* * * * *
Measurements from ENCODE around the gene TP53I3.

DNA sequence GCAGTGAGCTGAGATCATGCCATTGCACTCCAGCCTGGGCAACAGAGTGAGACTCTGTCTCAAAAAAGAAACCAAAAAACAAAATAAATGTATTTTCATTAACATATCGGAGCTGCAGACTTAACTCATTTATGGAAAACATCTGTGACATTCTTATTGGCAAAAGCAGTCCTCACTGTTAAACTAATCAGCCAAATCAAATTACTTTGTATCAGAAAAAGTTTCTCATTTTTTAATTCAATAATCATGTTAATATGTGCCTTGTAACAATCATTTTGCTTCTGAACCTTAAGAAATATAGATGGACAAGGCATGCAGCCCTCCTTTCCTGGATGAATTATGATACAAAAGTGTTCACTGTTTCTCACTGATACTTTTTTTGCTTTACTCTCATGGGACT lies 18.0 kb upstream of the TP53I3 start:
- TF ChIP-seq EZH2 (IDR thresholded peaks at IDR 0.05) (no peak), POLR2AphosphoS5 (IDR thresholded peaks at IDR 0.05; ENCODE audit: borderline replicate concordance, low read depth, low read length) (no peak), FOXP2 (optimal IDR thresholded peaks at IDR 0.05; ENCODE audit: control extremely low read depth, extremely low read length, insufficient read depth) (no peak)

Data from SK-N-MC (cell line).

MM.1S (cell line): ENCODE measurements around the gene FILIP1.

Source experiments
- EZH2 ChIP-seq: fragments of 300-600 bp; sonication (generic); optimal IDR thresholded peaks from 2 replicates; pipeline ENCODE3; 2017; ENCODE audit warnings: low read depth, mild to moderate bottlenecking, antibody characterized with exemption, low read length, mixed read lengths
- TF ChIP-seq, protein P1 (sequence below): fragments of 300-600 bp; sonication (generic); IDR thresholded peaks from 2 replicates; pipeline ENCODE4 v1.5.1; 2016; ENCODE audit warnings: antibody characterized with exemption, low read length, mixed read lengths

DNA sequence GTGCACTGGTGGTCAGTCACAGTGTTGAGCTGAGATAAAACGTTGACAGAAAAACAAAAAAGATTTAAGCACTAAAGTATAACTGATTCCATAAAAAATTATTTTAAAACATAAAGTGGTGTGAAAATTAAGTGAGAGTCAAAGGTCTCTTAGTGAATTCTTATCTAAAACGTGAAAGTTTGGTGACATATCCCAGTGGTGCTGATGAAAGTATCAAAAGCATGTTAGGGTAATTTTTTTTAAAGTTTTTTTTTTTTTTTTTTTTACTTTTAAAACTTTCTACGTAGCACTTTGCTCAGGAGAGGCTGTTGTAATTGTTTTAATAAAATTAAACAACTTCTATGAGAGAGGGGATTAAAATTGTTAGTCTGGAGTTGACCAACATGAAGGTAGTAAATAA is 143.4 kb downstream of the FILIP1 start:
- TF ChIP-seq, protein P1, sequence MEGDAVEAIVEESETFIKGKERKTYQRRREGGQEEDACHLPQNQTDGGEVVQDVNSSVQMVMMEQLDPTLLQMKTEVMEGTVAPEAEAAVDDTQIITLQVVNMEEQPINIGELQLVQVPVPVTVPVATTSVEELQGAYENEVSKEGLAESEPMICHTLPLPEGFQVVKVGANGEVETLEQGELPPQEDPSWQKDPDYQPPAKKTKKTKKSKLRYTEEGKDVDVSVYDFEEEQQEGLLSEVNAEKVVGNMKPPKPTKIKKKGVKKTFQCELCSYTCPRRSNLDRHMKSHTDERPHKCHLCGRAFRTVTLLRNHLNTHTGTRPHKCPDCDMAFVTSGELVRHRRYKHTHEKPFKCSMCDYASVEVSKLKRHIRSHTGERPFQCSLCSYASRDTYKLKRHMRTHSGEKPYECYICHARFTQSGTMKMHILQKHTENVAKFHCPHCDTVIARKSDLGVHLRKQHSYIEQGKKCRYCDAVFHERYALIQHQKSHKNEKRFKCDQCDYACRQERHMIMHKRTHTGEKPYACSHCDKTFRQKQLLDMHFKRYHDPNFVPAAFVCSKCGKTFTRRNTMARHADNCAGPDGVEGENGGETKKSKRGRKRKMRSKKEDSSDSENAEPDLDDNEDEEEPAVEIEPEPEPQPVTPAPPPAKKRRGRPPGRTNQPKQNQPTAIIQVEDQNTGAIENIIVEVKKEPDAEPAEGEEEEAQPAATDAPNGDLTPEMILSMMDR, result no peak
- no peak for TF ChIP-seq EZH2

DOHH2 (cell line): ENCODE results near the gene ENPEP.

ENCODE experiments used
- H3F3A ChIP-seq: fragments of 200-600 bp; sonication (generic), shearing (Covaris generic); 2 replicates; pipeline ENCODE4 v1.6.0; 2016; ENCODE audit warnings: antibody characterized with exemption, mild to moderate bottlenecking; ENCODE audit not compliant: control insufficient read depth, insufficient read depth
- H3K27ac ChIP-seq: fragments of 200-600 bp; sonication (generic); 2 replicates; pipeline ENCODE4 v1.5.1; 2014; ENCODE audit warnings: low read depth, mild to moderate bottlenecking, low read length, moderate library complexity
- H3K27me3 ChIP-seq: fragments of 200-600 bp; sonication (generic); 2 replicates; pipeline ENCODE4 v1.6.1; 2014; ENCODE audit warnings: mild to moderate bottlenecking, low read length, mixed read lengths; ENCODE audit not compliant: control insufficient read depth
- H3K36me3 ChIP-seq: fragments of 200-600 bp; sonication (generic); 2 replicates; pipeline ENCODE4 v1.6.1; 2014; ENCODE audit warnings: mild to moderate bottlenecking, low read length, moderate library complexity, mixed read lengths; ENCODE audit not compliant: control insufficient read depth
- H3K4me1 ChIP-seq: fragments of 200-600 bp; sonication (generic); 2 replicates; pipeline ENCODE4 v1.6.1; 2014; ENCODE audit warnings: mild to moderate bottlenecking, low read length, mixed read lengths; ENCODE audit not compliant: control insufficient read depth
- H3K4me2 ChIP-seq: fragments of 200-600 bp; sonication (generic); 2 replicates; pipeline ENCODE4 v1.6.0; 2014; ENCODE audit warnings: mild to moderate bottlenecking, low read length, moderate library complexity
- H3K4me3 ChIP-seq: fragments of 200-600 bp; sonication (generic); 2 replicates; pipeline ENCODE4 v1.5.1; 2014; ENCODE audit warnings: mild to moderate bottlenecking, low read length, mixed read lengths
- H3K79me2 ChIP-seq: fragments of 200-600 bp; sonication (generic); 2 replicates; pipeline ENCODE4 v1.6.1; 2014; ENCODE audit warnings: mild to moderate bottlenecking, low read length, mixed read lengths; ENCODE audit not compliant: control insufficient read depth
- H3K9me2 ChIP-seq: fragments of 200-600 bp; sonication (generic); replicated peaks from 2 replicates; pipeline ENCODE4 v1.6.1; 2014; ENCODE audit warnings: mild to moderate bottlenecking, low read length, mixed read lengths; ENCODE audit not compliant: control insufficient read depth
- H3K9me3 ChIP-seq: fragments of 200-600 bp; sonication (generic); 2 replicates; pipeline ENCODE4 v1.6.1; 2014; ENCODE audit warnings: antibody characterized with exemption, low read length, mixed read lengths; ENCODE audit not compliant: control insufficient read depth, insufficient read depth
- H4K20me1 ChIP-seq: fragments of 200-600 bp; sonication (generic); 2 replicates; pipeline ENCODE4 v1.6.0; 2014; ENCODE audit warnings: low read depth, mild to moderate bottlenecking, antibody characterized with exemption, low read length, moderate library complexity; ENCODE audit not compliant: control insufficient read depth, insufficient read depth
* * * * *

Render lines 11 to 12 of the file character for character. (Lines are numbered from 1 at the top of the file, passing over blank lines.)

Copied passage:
- no peak for TF ChIP-seq EZH2

DOHH2 (cell line): ENCODE results near the gene ENPEP.